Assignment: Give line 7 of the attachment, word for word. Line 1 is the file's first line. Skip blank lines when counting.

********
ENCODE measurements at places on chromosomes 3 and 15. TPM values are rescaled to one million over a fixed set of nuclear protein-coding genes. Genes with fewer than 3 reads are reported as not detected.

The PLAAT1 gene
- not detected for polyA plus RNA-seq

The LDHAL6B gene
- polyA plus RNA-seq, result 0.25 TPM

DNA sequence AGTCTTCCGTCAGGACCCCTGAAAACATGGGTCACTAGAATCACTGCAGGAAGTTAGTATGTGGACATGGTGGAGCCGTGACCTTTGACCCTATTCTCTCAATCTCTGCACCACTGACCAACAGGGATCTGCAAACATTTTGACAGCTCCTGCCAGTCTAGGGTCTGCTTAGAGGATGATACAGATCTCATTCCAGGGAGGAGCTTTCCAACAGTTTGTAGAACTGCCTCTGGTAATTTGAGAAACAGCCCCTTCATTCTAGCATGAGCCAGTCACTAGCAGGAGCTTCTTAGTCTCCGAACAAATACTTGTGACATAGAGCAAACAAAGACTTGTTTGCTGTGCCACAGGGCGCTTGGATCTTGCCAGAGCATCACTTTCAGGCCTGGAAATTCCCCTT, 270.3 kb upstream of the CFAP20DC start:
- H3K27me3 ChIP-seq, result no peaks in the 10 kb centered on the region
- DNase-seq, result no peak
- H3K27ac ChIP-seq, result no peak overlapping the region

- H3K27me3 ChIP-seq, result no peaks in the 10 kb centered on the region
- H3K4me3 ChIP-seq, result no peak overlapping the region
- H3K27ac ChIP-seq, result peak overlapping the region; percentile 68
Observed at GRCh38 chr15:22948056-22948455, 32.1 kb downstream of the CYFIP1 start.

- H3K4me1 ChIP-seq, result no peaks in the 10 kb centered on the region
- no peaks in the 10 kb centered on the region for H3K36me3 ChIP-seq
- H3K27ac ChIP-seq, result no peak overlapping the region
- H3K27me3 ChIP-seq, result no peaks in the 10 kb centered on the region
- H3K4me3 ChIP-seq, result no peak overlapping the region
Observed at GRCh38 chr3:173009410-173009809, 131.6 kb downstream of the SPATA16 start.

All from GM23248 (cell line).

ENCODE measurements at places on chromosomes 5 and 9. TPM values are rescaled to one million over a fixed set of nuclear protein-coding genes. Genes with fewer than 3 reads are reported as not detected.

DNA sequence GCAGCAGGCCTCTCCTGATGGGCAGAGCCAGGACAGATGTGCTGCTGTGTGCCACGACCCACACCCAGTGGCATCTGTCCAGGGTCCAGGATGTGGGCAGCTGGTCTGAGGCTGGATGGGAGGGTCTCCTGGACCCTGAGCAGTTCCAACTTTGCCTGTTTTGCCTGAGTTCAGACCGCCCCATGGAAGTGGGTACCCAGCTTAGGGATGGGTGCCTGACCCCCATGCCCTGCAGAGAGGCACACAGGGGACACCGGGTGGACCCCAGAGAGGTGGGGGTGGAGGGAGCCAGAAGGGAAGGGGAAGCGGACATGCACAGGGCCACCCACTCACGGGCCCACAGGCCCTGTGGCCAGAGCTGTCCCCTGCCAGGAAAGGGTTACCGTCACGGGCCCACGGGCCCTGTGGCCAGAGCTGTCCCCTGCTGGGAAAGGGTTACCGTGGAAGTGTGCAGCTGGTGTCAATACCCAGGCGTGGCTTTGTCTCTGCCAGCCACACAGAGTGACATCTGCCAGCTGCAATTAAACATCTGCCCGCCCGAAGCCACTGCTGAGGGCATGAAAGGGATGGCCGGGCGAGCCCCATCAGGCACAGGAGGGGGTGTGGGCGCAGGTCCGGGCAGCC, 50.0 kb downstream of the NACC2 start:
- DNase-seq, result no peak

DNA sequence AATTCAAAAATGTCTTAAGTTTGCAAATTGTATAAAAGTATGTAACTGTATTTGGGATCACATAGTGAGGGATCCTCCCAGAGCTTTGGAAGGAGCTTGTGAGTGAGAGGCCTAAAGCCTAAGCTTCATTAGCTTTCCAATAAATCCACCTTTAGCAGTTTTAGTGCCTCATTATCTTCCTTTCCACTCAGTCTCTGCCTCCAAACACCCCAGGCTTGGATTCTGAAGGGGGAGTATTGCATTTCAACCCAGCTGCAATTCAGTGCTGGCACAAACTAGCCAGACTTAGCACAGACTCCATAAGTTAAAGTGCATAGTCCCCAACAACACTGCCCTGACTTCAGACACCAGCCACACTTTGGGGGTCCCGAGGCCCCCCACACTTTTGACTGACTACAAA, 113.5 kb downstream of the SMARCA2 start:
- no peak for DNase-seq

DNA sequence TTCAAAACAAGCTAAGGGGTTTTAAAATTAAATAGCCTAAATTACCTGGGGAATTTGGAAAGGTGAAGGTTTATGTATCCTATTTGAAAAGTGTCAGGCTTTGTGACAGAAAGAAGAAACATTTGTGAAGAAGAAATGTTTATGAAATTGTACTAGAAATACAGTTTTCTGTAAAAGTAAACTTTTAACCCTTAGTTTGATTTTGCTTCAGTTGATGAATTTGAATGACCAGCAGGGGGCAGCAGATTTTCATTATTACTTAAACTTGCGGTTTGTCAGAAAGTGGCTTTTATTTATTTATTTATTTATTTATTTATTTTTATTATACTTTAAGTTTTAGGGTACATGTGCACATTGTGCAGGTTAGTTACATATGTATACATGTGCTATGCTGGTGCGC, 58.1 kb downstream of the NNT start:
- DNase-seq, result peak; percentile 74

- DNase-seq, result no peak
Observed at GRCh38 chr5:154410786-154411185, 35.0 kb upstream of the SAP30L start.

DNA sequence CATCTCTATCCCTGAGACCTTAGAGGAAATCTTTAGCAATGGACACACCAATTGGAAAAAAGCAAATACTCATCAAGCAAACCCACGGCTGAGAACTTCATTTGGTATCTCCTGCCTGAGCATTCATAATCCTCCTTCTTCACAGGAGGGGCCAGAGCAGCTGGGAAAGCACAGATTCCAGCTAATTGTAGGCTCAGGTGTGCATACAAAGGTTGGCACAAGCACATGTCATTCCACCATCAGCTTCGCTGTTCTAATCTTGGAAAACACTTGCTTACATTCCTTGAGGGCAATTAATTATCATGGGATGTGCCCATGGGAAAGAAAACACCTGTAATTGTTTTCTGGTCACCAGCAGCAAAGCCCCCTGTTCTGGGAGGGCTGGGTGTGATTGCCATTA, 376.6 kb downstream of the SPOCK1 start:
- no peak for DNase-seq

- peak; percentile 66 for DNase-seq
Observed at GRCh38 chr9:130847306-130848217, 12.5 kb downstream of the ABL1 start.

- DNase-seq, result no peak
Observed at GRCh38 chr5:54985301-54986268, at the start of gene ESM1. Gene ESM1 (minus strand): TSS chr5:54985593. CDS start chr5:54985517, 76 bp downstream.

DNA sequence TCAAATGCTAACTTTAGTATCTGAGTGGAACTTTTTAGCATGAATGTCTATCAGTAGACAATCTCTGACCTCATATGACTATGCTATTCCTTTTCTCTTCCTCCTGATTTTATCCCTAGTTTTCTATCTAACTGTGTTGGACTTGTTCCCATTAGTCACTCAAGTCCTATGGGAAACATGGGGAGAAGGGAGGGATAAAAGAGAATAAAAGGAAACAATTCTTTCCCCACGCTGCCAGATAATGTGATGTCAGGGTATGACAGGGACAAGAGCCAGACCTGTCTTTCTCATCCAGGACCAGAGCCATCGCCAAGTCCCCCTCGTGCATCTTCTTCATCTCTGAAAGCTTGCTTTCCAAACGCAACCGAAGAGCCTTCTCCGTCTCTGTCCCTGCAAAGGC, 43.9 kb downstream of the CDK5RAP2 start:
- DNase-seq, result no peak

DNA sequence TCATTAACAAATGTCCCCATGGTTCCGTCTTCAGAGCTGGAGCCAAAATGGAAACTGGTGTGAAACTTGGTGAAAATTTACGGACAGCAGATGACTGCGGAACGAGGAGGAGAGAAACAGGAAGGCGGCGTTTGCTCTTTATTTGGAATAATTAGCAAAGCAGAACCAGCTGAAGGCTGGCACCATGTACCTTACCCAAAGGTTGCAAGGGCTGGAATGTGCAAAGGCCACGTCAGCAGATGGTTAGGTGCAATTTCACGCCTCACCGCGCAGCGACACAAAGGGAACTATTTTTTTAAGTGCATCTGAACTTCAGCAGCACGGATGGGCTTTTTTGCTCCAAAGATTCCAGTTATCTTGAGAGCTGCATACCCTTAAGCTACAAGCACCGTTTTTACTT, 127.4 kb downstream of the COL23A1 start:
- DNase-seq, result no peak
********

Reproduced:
- H3K27me3 ChIP-seq, result no peaks in the 10 kb centered on the region